Published on Fuller Seminary’s Burner Blog for Pastors and Leaders.
Read the Article here
by Marcus J. Carlson
Is Culture Leading the American Church?
The church today resembles culture more and more, and unfortunately, instead of changing the world, the church has been changed by the world. This is backwards, and while we must minister to the culture we live in, the church is losing its identity. Here are five of the ways I believe the church has been changed by the world:
The church has become overly corporate. The church has become too corporate. In fact, most churches in the United States today look and act a lot more like a business than they do the body of Christ. Certainly the corporate world can teach the church much about systems, processes, policies and how to handle finances; however, the church has not used discernment as to which corporate values should be applied to the life of the church and how those values should be applied. We treat our ministries and programs as products, look at our congregation and community members as customers, and seek to please rather than to lead.
The church is incredibly consumeristic. Evangelism has turned into marketing. We have turned the church into a fast food restaurant, seeking to have a sleek appearance in our buildings, our worship services and even our staff. We are constantly trying to find ways to meet everyone’s needs so people will come and stay. We inundate people with programs and ministries for every niche so that they do not leave us for the church down the street. We want to be sure to offer the right kind of worship service, whether it is one that ends in exactly an hour or it is a worship service that is perfectly scripted. Entertainment and comfort have replaced theology.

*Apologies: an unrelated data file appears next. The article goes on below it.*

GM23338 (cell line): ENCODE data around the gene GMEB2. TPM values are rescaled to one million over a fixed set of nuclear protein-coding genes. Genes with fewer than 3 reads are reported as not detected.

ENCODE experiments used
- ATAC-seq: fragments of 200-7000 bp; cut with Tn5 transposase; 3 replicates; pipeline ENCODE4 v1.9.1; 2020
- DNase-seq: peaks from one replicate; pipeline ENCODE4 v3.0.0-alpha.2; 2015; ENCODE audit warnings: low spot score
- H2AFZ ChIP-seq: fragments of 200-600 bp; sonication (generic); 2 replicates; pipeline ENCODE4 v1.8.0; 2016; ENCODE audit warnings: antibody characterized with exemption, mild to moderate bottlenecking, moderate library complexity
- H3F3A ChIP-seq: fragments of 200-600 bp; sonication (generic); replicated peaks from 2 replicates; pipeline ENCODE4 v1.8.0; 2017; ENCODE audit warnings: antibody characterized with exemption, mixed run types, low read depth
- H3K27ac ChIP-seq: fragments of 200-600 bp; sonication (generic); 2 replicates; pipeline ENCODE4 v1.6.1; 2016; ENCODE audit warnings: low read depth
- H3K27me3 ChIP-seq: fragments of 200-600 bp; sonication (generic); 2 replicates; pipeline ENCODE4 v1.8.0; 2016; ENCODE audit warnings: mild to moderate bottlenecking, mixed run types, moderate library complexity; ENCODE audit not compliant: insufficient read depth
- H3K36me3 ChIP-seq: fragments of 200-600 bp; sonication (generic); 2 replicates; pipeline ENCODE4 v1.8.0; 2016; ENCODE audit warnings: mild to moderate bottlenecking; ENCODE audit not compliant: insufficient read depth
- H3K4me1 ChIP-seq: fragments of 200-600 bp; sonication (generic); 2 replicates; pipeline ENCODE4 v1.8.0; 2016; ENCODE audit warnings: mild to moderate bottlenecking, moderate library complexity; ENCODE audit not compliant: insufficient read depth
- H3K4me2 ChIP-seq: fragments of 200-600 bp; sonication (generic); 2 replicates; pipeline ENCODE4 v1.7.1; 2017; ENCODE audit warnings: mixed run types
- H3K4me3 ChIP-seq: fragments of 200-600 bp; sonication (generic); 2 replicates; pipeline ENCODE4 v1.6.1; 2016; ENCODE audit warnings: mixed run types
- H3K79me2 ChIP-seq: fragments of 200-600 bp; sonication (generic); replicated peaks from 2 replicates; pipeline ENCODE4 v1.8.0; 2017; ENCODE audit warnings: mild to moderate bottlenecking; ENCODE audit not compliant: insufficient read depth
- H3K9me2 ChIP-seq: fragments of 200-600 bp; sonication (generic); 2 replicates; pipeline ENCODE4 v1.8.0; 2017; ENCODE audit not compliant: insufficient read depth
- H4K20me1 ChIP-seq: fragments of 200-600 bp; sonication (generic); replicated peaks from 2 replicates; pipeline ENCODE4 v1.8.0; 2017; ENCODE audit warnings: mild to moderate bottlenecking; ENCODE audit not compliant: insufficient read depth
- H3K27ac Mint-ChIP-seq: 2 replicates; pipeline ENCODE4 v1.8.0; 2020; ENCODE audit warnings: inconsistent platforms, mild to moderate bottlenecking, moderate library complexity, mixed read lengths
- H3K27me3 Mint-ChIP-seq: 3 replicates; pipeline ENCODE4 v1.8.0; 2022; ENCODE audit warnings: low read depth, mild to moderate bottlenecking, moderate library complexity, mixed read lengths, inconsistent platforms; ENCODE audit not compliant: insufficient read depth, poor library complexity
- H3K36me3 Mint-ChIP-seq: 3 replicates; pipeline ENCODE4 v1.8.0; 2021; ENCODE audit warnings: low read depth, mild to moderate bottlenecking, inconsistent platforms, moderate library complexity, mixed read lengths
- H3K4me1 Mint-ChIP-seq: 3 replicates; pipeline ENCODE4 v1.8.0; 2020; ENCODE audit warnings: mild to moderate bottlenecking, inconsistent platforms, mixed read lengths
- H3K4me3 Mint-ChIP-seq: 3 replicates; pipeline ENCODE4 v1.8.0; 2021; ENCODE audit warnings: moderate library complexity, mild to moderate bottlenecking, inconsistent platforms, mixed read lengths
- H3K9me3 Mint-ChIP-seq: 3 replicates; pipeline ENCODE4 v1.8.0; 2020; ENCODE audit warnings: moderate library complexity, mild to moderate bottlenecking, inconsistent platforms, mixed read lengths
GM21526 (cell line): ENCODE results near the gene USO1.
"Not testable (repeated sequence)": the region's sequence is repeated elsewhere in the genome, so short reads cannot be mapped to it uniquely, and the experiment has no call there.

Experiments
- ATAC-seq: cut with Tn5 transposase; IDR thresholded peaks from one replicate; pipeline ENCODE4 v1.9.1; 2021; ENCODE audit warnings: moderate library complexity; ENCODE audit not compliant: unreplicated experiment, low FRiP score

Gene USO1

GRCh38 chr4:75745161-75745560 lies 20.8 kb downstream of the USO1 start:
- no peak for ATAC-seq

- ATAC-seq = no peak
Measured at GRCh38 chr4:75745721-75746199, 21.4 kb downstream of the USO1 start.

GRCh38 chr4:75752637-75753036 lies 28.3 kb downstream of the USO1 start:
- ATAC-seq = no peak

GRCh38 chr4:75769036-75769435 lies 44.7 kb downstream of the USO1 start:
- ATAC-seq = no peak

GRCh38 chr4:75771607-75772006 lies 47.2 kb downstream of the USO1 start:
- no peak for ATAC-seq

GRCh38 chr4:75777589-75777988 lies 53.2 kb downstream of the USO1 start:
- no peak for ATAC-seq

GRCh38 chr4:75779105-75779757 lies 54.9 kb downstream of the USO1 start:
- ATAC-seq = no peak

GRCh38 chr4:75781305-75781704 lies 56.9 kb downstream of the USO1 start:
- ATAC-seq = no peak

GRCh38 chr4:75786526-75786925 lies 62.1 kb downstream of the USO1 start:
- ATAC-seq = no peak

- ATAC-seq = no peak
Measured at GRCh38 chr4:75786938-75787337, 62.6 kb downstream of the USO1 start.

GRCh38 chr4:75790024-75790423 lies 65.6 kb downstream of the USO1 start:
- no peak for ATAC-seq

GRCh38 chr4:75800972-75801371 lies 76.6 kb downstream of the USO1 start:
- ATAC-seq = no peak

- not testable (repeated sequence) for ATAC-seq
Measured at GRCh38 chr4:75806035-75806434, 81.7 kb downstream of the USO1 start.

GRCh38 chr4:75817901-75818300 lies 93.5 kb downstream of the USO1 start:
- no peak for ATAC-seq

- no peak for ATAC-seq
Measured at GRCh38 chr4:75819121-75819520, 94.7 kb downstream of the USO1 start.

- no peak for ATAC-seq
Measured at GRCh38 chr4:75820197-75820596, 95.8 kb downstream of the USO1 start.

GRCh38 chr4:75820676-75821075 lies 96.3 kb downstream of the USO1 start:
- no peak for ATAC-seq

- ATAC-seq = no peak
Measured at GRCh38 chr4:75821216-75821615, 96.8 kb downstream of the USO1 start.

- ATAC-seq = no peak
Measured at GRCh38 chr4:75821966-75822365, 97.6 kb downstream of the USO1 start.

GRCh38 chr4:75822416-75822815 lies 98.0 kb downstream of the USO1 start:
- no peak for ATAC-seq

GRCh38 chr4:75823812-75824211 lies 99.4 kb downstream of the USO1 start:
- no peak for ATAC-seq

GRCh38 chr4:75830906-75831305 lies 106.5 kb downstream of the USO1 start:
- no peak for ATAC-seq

The church is too democratic. Most reasonable people would argue democracy is the healthiest and best form of government we have in the world today, but like any system or philosophy, democracy is not perfect. Somehow the freedom we are promised (and often feel entitled to) in our country has become the expectation in the church. We assume the values of democracy should be the values of the church, but even a cursory examination of the life of Christ demonstrates this is not the case. Our call is to sacrifice not to entitlement.
The church has become a capitalistic institution. For the record, Jesus was not much of a capitalist. In fact, Jesus was not much of a socialist either. The worship of capitalism in the church has given prominence to the prosperity gospel, one of the great heresies of our modern culture. Grace and capitalism are not always compatible, and the church is called to be a mission organization focused on service, not what it can do, earn or produce. The production of fruit is God’s business; our business is to trust God and to be faithful.
The church is dangerously individualistic. We have lost sight of community in our world. Our focus is on our own individual needs, wants and desires. Our energy is poured into our own sense of justice, fairness and our rights as individuals with laws, systems and expectations emphasizing the individual to a high level. The church iby its nature and definition is a communal organization. Yet our own focus on individual salvation often neglects our need for community, so our churches have become a collection of lonely, isolated, individual participants rather than a community of faith.
The church is called to be different. Jesus is the light of the world and the church is his bride. It is time for the church of Jesus Christ to act more like his partner and less like a religious mirror of the world Jesus came to transform.